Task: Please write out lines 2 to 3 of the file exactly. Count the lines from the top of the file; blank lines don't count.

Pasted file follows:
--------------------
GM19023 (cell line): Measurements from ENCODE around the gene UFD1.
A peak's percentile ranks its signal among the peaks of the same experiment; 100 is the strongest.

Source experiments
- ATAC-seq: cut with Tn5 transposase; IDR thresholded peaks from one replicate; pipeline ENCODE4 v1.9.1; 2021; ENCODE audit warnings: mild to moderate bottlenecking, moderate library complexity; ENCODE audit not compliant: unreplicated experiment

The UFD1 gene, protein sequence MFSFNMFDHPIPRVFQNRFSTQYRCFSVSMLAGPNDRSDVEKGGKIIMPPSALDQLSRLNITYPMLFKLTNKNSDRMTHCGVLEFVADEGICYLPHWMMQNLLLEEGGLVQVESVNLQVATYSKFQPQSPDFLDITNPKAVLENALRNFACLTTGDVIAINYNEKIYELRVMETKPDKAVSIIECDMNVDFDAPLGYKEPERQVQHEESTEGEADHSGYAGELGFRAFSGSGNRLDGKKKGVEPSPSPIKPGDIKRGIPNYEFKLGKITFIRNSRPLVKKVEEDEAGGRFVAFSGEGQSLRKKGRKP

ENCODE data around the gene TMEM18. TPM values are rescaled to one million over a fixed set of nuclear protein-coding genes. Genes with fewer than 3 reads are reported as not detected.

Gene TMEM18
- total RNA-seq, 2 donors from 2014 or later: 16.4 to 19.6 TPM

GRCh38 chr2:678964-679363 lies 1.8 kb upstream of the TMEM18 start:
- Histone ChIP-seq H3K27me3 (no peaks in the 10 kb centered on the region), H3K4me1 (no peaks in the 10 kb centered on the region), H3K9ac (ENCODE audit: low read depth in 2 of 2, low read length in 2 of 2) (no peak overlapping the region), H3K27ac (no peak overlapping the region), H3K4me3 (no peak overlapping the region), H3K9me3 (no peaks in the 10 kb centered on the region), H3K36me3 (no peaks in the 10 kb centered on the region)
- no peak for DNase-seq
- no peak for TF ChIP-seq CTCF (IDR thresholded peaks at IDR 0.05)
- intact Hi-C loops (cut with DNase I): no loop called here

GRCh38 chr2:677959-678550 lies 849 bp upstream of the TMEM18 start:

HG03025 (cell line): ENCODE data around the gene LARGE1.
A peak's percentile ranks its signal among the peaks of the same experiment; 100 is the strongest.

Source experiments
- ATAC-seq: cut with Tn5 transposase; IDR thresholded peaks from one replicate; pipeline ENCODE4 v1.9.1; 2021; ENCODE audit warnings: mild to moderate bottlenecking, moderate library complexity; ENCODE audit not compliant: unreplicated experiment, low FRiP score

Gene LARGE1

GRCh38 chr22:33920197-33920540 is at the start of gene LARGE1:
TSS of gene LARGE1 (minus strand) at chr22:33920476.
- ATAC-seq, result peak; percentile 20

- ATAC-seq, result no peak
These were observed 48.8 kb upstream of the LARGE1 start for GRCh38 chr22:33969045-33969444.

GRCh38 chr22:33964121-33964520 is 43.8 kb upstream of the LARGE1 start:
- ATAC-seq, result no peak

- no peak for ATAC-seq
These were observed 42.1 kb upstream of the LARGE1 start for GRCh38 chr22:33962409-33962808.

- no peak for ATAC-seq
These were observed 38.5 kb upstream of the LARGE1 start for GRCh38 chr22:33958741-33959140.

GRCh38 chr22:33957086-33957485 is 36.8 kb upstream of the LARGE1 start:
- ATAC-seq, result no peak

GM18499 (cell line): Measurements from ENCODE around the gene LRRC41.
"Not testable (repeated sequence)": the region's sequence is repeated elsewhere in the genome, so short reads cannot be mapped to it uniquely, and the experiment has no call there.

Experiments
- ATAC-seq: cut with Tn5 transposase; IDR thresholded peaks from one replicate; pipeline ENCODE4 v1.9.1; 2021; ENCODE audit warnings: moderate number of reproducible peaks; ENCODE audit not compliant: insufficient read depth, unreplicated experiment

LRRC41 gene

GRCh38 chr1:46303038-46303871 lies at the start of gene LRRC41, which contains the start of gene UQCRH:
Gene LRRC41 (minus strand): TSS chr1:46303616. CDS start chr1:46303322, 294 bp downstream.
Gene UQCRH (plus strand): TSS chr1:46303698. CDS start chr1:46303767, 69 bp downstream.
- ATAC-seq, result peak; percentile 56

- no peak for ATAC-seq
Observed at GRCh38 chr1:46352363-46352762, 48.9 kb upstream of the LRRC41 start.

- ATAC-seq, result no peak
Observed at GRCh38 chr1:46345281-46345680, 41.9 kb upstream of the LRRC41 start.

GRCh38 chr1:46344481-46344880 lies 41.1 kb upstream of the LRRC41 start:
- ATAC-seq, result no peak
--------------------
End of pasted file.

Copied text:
A peak's percentile ranks its signal among the peaks of the same experiment; 100 is the strongest.

Source experiments